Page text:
• Here is the reply from TransferWise:


          Hi Feisal,

          Thanks for getting back to me.

          We generally just check in the New Mexico state registry when verifying a business account.

          Additional documentation may be required based on factors such as business structure or type of business, but our verification team would let you know what’s required once the account is setup if anything is needed.

          As far as the message from your associate, we generally don’t require documentation stating the owners/directors. Usually we just need their full name, date of birth and country of residence.

          If you have the new profile set up, just let me know the membership number or registered email and we can take a look.
          Best Regards,

          TransferWise Business Support

          • Hi Feisal, thank you for sharing. It sounds pretty straightforward. They don’t require the Members to publicly listed. I think it’s worth applying and sending over all documentation so their review team has more than necessary. Feel free to keep me posted on how things go.

  9. Hi there,
    I already found that New Mexico is one of 4 states that allow private/anonymous filing of an LLC, but how do I file anonymously/privately?
    Do I just exclude my name from the organization papers and write only the Registered Agent’s Name And Address?

    Also, once my New Mexico LLC is established, can I set up a new domestic CA and AZ LLCs, would my personal name and address also be kept private in those states if I set them up under my NM private/anonymous LLC?

    Lastly, would the Northwest Registered Agent be able to handle this 3 LLC projects?

    • Hi Martin, there are actually 20+ states where Members aren’t required to be listed in the Articles of Organization (or Certificate of Organization or Certificate of Formation). Privacy comes down to what names and addresses do you want or not want listed that hit public record. So that includes the Registered Agent name, Registered Agent address, business address, Member information (if required), who signs as the LLC Organizer, and any other field in a form you may be concerned about.

      If your New Mexico LLC will own the other domestic LLCs, it comes down to the information that is required in those states’ filing form (Articles of Organization, Certificate of Organization, or Certificate of Formation) as well as those states’ Annual Reports (or similar forms). The best strategy we recommend is to print out all the paperwork (LLC filing forms + Annual Report forms) for all the states you’re involved in and test-fill them out multiple times. Also pay attention to how an entity is required to sign (if your New Mexico LLC needs to sign on the domestic LLC’s forms). Northwest may be able to assist you, but we recommend corresponding with them over email to make sure you cover all the details. Hope that helps.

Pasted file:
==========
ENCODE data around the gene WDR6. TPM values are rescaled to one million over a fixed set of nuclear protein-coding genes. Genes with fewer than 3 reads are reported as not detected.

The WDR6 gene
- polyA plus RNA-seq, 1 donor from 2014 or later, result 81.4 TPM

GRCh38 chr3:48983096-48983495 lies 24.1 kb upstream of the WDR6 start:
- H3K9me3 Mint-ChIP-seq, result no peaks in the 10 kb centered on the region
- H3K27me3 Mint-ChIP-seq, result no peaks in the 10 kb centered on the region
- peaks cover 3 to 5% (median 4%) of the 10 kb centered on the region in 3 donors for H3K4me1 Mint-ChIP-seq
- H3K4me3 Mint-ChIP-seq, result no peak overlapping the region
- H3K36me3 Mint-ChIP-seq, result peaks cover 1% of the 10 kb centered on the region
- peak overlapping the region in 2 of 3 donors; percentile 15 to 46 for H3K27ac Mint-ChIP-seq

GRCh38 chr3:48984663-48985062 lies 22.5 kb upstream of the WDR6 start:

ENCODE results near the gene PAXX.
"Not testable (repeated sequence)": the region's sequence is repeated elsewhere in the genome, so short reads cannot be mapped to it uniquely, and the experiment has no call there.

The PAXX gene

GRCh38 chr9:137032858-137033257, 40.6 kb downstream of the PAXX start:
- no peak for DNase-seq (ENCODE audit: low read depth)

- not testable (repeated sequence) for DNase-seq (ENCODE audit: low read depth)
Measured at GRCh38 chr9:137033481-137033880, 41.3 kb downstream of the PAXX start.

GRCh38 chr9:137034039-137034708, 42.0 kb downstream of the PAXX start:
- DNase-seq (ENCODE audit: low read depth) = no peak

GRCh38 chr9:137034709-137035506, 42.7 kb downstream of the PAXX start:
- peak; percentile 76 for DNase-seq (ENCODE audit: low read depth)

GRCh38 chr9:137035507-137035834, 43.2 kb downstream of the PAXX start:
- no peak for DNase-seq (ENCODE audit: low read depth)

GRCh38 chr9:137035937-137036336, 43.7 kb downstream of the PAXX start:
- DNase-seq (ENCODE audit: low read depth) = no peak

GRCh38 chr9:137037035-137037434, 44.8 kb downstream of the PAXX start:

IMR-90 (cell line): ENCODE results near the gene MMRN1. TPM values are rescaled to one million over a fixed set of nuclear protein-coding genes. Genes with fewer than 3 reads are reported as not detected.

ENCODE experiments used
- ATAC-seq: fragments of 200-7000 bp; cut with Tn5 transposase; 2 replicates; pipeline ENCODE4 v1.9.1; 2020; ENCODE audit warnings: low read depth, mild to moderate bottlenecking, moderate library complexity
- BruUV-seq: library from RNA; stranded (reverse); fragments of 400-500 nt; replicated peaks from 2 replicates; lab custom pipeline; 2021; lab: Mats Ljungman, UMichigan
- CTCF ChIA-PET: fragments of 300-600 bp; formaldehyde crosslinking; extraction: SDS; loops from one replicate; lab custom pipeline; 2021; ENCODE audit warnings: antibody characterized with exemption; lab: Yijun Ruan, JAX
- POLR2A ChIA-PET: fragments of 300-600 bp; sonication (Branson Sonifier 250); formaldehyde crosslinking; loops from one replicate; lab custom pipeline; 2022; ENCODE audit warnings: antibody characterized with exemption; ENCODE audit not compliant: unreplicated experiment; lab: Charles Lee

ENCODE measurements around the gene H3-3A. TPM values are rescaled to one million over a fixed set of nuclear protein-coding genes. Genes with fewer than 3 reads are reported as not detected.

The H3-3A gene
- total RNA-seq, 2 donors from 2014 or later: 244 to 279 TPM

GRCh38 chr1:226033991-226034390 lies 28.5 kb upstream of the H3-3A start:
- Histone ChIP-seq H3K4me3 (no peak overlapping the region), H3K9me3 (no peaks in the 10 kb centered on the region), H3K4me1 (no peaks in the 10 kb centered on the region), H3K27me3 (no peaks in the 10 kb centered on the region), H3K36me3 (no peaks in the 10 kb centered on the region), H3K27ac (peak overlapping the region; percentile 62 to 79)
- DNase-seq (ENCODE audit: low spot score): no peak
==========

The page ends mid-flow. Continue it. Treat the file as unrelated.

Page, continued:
10. i live outside the USA and i need to open single member LLC for my online business what i need is an EIN number and real USA business address (not a post box address) does opening an LLC provide me and EIN number and a us Adress Thanks.

  11. Hi, I noticed on New Mexico, you don’t go into any detail on taxes, and state licensing, as you do for the other states, do they not Tax LLC’S in NM?
    Just curious

    • Hi Tommy, please look at the sidebar menu. We have lessons on business licenses as well as taxation. Thanks.

  12. Hello Matt!

    Lots of great information on this website!
    Quick questions: Can someone incorporate a (somewhat anonymous) LLC in New Mexico and use it as a holding company to register an LLC in Massachusetts?
    Does Registered Agent also serve as organizer in this case?
    What would be the costs and is it recommended for a software business?
    Do I have to file a tax return in NM even if income is generated outside the state?


    • Hi Christine! Yes, you can form a New Mexico LLC and have that be the owner of a Massachusetts LLC. If you’re hiring a filing company (such as Northwest Registered Agent), they’ll serve as both the Organizer and the Registered Agent. You should check with your accountant, but I do not think you’ll need to file a return in New Mexico. Hope that helps.

  13. Hello Matt,

    I already have a EIN which i registered with my name (no business name or anything of the sort) now if i incorporate a LLC can i use the same EIN or I have to apply for a new one?

    Thanks in advance

    • Hi Amanda, while you can, you’ll need to mail a letter to the IRS to do so. However, we recommend getting a new EIN for the LLC as it keeps the records more organized and guarantees the correct EIN is associated with the correct LLC. Also, getting a new EIN is fairly easy and takes about 10-15 minutes. We have a lesson on it: EIN for LLC instructions. We also have some information on “converting” a Sole Proprietorship to an LLC, if helpful: Sole Proprietorship to LLC. Hope that helps!